Yeah, she's a very, very special one.

And TB's statement about the best athletes in Princeton history? On the men's side, there's Bradley, Dick Kazmaier and Hobey Baker.

The women's side has always been much more wide open.

Women's athletics at Princeton date back less than 50 years, as opposed to more than 150 for men's athletics, but Princeton's women athletes have more than made up for the lost time. Princeton has an incredible record across the board in women's athletics, including a ridiculous 10 Ivy League championships by women's teams alone in 2015-16. That's the first time, by the way, that a school has been in double figures in Ivy titles in a single gender in one academic year.

Ashleigh Johnson is the most recent Princeton woman to win an Olympic medal. Do you know who the first was?

Her name is Carol Brown, and she won a bronze medal in rowing in the 1976 Olympics in Montreal.

Brown was part of a symposium last week at the Chicago Princeton Club entitled "Tigress Athletics: Princeton, Olympics and Beyond."


The moderator of the event was University of Chicago Director of Athletics Erin McDermott, who spent more than a decade on the staff here at Princeton and who during that time became an extraordinarily well-respected person on this campus. As an undergraduate, McDermott played basketball at Hofstra.

Erin was joined on the panel by Brown and more recent Tigers Meg Bowen and Cheryl Stevens from the basketball program and Jen Hoy from the soccer program.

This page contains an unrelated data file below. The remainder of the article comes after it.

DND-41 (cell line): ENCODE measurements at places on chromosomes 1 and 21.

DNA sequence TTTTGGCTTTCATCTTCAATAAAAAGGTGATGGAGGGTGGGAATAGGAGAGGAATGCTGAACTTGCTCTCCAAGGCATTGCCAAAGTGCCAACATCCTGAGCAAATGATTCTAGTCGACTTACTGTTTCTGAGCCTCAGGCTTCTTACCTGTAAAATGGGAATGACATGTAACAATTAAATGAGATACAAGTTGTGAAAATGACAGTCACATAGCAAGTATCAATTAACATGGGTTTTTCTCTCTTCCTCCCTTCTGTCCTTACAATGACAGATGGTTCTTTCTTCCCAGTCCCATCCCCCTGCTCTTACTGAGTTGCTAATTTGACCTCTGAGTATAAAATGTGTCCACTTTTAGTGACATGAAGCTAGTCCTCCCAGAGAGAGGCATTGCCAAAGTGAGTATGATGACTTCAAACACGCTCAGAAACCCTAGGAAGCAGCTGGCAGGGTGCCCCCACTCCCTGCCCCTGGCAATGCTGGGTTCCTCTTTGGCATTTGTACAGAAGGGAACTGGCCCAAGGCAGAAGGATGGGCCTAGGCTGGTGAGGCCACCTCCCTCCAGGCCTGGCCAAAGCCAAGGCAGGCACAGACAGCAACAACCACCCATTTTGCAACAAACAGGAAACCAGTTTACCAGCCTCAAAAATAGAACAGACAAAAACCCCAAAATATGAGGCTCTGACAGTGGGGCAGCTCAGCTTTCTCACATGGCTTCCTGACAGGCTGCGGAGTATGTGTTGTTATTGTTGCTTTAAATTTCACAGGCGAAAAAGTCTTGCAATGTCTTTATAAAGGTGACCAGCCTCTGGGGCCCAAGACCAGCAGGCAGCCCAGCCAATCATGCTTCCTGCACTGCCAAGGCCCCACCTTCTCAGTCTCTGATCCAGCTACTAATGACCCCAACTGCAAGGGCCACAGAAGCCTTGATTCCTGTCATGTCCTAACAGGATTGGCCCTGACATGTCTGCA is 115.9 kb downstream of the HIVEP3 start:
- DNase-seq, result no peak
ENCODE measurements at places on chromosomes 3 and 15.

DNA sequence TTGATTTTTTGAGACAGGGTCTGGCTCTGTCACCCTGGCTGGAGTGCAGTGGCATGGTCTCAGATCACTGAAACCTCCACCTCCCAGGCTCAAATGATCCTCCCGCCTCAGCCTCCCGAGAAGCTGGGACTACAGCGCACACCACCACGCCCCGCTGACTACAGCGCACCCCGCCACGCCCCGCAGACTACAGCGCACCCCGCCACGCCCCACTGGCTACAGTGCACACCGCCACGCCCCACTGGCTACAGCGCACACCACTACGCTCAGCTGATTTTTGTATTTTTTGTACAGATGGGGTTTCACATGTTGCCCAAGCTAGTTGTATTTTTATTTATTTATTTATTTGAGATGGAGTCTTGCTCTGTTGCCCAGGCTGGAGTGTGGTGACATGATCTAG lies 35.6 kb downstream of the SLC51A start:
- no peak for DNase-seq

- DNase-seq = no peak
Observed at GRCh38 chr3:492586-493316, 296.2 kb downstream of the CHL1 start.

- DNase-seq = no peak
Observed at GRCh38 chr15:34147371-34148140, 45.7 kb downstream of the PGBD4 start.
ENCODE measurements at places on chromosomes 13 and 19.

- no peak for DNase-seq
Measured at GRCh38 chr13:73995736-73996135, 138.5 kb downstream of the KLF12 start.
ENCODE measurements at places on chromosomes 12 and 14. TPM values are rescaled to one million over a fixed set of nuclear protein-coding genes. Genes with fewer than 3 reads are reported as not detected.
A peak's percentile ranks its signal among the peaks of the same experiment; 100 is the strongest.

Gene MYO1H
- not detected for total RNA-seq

The evening focused on the incredible success of Princeton's women's teams, with a particular focus on the success of the women athletes beyond Princeton, either in the Olympics (where there have been 34) or professionally (where there have been 16).

There was more to the conversation than just that, though. There were really good questions raised about the kinds of women's athletes who attend Princeton and how does Princeton turn out such high quality teams year after year.

Brown, a 1975 grad and one of the pioneers of women's athletics, talked about how prior to Title IX, the law in Illinois banned girls from playing high school sports. And how when she got to Princeton, women weren't permitted in the weight room.

It's nothing that the other three Princeton athletes could possibly relate to, given their experience here four decades later. Stevens was on the first women's basketball team that went to the NCAA, which means she was part of a program that went from 7-23 to 26-3.

Bowen? She was on teams that played in four NCAA tournaments in four years. Hoy? She played in the NCAA tournament and was the Ivy League Player of the Year.

The weight room? Yeah, they were all allowed in. Actually their attendance there was mandatory.

Practice facilities? Athletic training? Uniforms? Travel? Publicity? There was never even the remotest thought by anyone who works here that these are things that should be reserved only for the men.

Events like the one last week are important in many ways, not the least of which is to serve as a reminder that it wasn't always that way. It took a lot of effort from a lot of people to make it so, and TB has incredible respect for the early women athletes of Princeton, who laid the groundwork for what exists today.

Carol Brown brought her bronze medal with her to the event. Ashleigh Johnson wore her gold medal on the field Saturday night.

Without one, there never would have been the other.

Monday, September 19, 2016

Opening With A Win

The captains came out first. The team bounced in the tunnel, straining to get out on the field and finally kick of the 2016 football season.

The head coach? Well, he walked out after his captains but before the rest of his team. He didn't bounce or bound or anything like that, though he did stop to high-five a few of the band members, who stood in formation just outside the tunnel to welcome the players from the locker room.